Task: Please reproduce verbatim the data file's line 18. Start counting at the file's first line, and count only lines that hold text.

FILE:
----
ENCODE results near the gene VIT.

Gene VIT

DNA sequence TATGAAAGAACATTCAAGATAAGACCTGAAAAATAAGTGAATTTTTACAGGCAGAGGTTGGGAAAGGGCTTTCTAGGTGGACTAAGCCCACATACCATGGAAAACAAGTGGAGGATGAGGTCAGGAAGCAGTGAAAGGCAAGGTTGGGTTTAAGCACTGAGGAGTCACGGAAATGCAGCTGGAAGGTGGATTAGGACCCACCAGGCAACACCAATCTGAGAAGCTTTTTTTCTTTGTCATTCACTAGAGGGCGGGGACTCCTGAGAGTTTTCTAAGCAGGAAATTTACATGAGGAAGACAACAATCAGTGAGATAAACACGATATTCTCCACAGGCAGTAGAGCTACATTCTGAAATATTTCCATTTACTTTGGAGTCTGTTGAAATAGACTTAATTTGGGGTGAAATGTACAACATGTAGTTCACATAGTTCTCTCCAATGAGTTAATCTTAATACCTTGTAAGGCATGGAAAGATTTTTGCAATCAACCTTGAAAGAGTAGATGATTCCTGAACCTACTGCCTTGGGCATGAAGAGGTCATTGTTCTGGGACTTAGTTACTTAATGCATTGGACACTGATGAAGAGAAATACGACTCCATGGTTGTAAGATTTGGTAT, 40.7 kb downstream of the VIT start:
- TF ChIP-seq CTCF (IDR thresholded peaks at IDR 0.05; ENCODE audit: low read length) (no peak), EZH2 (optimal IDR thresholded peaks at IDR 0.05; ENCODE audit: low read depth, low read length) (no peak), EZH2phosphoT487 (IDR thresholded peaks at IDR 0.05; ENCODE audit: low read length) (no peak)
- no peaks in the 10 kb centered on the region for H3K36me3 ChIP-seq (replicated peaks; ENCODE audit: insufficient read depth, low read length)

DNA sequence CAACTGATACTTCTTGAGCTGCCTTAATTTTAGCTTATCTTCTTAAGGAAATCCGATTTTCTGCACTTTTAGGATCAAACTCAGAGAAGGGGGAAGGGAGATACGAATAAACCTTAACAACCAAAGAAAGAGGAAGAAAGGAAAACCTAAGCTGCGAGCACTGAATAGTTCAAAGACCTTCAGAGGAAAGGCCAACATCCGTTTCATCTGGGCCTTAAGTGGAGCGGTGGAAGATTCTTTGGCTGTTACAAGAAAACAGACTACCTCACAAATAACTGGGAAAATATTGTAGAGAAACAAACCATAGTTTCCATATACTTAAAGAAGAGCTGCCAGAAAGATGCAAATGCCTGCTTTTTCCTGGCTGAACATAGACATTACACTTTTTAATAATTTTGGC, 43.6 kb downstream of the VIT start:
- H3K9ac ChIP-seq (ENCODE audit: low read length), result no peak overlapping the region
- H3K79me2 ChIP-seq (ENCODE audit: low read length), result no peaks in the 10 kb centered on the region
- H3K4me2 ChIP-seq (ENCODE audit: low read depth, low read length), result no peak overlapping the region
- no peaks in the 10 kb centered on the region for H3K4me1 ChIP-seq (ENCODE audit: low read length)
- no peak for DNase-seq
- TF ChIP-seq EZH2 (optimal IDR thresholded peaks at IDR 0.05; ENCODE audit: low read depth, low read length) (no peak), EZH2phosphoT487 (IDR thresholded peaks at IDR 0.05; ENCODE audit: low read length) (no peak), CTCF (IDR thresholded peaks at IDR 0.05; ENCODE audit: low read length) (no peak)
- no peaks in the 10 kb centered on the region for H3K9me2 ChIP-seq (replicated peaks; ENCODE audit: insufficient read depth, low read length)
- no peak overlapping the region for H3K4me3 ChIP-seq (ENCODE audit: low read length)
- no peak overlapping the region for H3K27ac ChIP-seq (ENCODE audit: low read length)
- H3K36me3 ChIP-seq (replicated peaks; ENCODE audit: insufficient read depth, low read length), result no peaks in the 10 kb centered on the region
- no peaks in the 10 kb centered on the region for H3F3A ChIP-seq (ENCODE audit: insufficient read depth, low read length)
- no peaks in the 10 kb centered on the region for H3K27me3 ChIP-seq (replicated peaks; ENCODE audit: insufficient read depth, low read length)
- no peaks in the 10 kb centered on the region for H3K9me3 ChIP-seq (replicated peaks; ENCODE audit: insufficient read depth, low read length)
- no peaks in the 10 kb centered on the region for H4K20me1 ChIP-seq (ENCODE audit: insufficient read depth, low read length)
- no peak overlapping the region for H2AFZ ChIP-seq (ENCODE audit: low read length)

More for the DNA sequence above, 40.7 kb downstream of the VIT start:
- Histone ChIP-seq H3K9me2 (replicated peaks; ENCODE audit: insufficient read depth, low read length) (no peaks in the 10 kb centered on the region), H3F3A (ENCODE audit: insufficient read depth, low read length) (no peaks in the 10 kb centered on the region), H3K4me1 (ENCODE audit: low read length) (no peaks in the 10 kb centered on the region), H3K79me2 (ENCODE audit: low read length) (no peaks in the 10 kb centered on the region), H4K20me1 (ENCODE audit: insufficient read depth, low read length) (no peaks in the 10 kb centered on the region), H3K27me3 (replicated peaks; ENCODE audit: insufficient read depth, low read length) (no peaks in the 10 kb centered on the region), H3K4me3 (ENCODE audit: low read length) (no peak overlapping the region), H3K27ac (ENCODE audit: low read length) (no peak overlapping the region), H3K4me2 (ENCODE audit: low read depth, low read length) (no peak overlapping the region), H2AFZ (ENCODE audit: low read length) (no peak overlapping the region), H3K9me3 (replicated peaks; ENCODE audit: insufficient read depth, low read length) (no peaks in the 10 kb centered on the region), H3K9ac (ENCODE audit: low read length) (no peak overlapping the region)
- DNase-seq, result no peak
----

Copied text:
- no peaks in the 10 kb centered on the region for H3K27me3 ChIP-seq (replicated peaks; ENCODE audit: insufficient read depth, low read length)